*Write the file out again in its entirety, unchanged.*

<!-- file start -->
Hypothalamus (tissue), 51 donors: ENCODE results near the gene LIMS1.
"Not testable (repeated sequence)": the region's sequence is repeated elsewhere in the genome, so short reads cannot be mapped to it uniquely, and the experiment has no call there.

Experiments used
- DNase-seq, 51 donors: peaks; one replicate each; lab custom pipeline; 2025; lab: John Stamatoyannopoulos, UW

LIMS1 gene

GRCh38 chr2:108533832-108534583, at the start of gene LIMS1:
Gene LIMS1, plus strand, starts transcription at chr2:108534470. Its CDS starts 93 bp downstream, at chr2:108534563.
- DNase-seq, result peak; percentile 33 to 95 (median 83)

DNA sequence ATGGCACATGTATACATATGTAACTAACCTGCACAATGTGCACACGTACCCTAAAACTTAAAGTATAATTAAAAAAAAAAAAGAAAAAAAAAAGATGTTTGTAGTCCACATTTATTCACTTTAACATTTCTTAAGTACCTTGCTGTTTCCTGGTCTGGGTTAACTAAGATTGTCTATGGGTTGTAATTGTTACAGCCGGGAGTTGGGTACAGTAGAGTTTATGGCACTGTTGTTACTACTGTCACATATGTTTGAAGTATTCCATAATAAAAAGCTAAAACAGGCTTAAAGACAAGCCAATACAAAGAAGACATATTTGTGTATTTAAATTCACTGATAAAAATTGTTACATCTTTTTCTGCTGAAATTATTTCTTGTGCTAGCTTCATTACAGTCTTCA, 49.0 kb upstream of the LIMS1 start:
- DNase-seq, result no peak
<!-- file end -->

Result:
Hypothalamus (tissue), 51 donors: ENCODE results near the gene LIMS1.
"Not testable (repeated sequence)": the region's sequence is repeated elsewhere in the genome, so short reads cannot be mapped to it uniquely, and the experiment has no call there.

Experiments used
- DNase-seq, 51 donors: peaks; one replicate each; lab custom pipeline; 2025; lab: John Stamatoyannopoulos, UW

LIMS1 gene

GRCh38 chr2:108533832-108534583, at the start of gene LIMS1:
Gene LIMS1, plus strand, starts transcription at chr2:108534470. Its CDS starts 93 bp downstream, at chr2:108534563.
- DNase-seq, result peak; percentile 33 to 95 (median 83)

DNA sequence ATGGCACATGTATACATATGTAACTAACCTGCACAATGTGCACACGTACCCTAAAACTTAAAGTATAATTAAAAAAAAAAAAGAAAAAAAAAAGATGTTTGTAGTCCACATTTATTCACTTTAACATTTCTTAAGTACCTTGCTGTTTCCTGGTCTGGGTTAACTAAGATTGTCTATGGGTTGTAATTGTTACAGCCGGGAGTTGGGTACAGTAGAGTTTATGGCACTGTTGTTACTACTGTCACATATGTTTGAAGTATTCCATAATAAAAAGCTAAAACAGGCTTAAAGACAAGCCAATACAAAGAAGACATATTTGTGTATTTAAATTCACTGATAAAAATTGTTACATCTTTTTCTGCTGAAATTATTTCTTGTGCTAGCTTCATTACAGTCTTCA, 49.0 kb upstream of the LIMS1 start:
- DNase-seq, result no peak